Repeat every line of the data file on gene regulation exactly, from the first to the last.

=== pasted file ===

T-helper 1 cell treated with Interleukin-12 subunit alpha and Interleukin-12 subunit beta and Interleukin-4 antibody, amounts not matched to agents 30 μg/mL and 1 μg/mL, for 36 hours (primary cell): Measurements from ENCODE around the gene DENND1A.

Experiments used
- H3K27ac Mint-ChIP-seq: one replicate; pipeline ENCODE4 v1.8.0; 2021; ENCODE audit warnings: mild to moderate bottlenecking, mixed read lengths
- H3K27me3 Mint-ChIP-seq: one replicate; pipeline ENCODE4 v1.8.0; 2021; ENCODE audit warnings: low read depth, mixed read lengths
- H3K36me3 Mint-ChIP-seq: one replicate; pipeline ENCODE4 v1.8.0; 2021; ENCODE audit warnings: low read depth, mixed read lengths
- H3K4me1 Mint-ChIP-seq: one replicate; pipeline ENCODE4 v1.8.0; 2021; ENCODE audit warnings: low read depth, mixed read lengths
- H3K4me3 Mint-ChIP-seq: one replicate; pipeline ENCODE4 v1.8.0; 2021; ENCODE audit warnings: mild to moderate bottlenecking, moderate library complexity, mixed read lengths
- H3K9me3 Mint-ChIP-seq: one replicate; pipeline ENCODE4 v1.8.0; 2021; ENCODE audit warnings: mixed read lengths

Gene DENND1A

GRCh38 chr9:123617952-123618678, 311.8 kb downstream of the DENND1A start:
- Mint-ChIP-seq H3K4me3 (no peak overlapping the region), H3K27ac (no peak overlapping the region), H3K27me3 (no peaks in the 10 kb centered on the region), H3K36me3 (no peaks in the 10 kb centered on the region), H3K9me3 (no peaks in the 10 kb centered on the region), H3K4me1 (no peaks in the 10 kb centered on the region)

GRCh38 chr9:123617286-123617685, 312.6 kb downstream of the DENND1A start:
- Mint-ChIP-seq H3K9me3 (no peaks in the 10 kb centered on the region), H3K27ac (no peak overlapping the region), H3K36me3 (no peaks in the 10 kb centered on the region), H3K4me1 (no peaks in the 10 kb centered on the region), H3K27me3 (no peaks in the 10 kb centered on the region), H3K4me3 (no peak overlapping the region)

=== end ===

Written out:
T-helper 1 cell treated with Interleukin-12 subunit alpha and Interleukin-12 subunit beta and Interleukin-4 antibody, amounts not matched to agents 30 μg/mL and 1 μg/mL, for 36 hours (primary cell): Measurements from ENCODE around the gene DENND1A.

Experiments used
- H3K27ac Mint-ChIP-seq: one replicate; pipeline ENCODE4 v1.8.0; 2021; ENCODE audit warnings: mild to moderate bottlenecking, mixed read lengths
- H3K27me3 Mint-ChIP-seq: one replicate; pipeline ENCODE4 v1.8.0; 2021; ENCODE audit warnings: low read depth, mixed read lengths
- H3K36me3 Mint-ChIP-seq: one replicate; pipeline ENCODE4 v1.8.0; 2021; ENCODE audit warnings: low read depth, mixed read lengths
- H3K4me1 Mint-ChIP-seq: one replicate; pipeline ENCODE4 v1.8.0; 2021; ENCODE audit warnings: low read depth, mixed read lengths
- H3K4me3 Mint-ChIP-seq: one replicate; pipeline ENCODE4 v1.8.0; 2021; ENCODE audit warnings: mild to moderate bottlenecking, moderate library complexity, mixed read lengths
- H3K9me3 Mint-ChIP-seq: one replicate; pipeline ENCODE4 v1.8.0; 2021; ENCODE audit warnings: mixed read lengths

Gene DENND1A

GRCh38 chr9:123617952-123618678, 311.8 kb downstream of the DENND1A start:
- Mint-ChIP-seq H3K4me3 (no peak overlapping the region), H3K27ac (no peak overlapping the region), H3K27me3 (no peaks in the 10 kb centered on the region), H3K36me3 (no peaks in the 10 kb centered on the region), H3K9me3 (no peaks in the 10 kb centered on the region), H3K4me1 (no peaks in the 10 kb centered on the region)

GRCh38 chr9:123617286-123617685, 312.6 kb downstream of the DENND1A start:
- Mint-ChIP-seq H3K9me3 (no peaks in the 10 kb centered on the region), H3K27ac (no peak overlapping the region), H3K36me3 (no peaks in the 10 kb centered on the region), H3K4me1 (no peaks in the 10 kb centered on the region), H3K27me3 (no peaks in the 10 kb centered on the region), H3K4me3 (no peak overlapping the region)